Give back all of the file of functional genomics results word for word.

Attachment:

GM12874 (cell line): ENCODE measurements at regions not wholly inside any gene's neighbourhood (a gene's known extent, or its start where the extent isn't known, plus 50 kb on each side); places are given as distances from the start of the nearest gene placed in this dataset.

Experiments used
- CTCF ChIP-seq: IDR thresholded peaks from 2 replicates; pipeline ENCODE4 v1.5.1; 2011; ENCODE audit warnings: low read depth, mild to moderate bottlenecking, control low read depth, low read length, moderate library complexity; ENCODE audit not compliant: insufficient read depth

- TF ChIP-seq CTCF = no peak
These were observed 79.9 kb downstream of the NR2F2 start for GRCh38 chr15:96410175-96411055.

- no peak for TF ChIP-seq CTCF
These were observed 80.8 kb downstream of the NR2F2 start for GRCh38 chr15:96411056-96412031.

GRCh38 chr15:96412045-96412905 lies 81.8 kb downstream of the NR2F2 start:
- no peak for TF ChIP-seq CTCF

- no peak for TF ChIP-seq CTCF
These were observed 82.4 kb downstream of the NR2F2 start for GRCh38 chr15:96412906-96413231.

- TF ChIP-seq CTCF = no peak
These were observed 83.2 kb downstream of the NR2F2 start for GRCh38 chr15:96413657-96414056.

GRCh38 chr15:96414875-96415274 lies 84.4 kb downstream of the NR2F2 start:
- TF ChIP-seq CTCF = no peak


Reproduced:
GM12874 (cell line): ENCODE measurements at regions not wholly inside any gene's neighbourhood (a gene's known extent, or its start where the extent isn't known, plus 50 kb on each side); places are given as distances from the start of the nearest gene placed in this dataset.

Experiments used
- CTCF ChIP-seq: IDR thresholded peaks from 2 replicates; pipeline ENCODE4 v1.5.1; 2011; ENCODE audit warnings: low read depth, mild to moderate bottlenecking, control low read depth, low read length, moderate library complexity; ENCODE audit not compliant: insufficient read depth

- TF ChIP-seq CTCF = no peak
These were observed 79.9 kb downstream of the NR2F2 start for GRCh38 chr15:96410175-96411055.

- no peak for TF ChIP-seq CTCF
These were observed 80.8 kb downstream of the NR2F2 start for GRCh38 chr15:96411056-96412031.

GRCh38 chr15:96412045-96412905 lies 81.8 kb downstream of the NR2F2 start:
- no peak for TF ChIP-seq CTCF

- no peak for TF ChIP-seq CTCF
These were observed 82.4 kb downstream of the NR2F2 start for GRCh38 chr15:96412906-96413231.

- TF ChIP-seq CTCF = no peak
These were observed 83.2 kb downstream of the NR2F2 start for GRCh38 chr15:96413657-96414056.

GRCh38 chr15:96414875-96415274 lies 84.4 kb downstream of the NR2F2 start:
- TF ChIP-seq CTCF = no peak